Durban - THE National Professional Teachers’ Organisation of South Africa (Naptosa) says it has no sympathy for teachers found to be in sexual relationships with pupils.
This after the recent arrests of two teachers in the province on such charges. One was an oThongathi (Tongaat) teacher arrested last Monday and charged with the statutory rape of a 17-year-old Grade 11 pupil.
The teacher also allegedly exchanged inappropriate messages with the pupil via WhatsApp.
The 31-year-old appeared in the Verulam Magistrate’s Court last week and the matter was adjourned to today.
The teacher has since been suspended pending the outcome of the Education Department’s internal investigation.
The second teacher, of Melmoth, is accused of giving medication to a 13-year-old pupil to abort a pregnancy. He was arrested last week and charged with attempted murder and the rape of the pupil.
It is alleged that the 51-year-old teacher had a sexual relationship with the minor pupil at a high school where he had worked since February.
When the pupil fell pregnant and told the teacher, he allegedly gave her medication he told her was for pain.
The pupil was rushed to hospital in a critical condition after taking the medication, which it transpired was intended to terminate the pregnancy.
Naptosa spokesperson Thirona Moodley said that a minority of teachers were bringing the teaching profession into disrepute.
“If found guilty in a court of law,they must face the consequences, which include being blacklisted from teaching. The country is overloaded with such incidents of abuse of women and children, and we can’t allow this to happen to our children at school.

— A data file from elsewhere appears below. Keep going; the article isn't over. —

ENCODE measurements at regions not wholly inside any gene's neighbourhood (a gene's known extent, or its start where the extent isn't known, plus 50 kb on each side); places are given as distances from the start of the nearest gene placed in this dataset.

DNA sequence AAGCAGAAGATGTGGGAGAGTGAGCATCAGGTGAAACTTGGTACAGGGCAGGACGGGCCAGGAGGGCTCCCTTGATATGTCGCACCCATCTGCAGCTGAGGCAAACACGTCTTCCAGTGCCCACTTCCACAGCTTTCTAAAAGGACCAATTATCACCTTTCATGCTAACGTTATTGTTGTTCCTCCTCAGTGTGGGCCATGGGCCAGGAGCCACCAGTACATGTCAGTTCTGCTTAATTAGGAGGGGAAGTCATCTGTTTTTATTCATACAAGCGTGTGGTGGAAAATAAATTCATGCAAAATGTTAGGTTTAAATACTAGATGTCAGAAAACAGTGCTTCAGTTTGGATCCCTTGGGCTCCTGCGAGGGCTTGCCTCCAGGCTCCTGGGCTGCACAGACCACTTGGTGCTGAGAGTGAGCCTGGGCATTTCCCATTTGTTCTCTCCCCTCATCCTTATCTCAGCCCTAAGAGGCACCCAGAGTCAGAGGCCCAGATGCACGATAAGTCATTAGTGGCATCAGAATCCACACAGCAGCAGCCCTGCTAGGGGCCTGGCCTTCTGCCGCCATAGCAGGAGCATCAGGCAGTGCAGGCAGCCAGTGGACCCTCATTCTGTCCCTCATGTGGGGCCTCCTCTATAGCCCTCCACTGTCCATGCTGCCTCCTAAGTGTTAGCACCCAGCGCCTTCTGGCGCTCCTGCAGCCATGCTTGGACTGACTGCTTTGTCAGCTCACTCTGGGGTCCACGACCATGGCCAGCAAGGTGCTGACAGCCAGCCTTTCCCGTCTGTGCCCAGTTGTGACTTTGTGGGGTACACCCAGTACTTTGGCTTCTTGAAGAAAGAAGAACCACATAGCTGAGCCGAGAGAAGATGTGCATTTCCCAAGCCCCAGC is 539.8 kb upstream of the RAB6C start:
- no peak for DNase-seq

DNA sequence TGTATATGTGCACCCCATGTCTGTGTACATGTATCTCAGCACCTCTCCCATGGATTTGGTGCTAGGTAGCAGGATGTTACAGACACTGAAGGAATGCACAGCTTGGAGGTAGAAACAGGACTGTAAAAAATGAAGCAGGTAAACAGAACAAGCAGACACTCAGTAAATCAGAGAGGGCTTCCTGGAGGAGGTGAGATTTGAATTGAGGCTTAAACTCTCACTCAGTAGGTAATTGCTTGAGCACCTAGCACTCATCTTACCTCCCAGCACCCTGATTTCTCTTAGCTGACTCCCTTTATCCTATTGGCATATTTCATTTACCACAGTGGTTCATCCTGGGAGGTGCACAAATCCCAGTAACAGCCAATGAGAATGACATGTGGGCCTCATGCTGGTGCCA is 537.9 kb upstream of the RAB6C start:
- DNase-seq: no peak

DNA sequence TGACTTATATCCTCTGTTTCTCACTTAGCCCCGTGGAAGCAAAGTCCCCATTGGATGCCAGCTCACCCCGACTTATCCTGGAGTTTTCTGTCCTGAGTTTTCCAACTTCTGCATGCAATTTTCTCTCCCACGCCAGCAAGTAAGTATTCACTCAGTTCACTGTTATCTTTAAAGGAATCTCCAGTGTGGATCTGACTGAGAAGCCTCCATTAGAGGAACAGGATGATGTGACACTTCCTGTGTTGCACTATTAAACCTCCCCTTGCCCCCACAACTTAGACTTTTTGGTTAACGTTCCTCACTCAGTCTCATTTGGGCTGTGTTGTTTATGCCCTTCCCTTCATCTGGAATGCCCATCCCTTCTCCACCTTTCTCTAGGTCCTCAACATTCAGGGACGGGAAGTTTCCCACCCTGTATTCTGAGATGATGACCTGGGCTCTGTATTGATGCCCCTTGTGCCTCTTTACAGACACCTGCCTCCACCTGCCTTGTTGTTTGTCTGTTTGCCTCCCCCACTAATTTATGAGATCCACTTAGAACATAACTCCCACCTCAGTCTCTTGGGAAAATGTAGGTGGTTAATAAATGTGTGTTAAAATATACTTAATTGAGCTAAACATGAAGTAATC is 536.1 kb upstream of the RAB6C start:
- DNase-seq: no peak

“Parents send their children to school to learn, not to be sexually abused. If it’s found that other teachers were aware of these relationships, then those teachers should also be held responsible for not doing anything about it,” she said.
Moodley said relationships between teachers and pupils were a violation of the Schools Act.
Allen Thompson, the National Teachers Union president, called for the department and SA Council of Educators (Sace) to intensify workshops to remind teachers about ethics, morals and their responsibilities.
“Teachers need a moral rejuvenation. Our society, including parents and pupils, needs to understand that such relationships are prohibited.
“We’ve seen cases where parents allow the relationships because of financial gains,” he said.
Sace spokesperson Themba Ndhlovu said one case of statutory rape was one too many.
“Parents send their kids to school to learn, not expecting that they are putting them at risk of being exposed to sex and getting pregnant.
“We call on parents to encourage their children to report such cases so that we can remove those teachers from teaching,” he said.
Sace previously reported that sex offenders and harassment culprits were mostly male teachers between 35 and 54 with an office or laboratory, or access to pupils after school.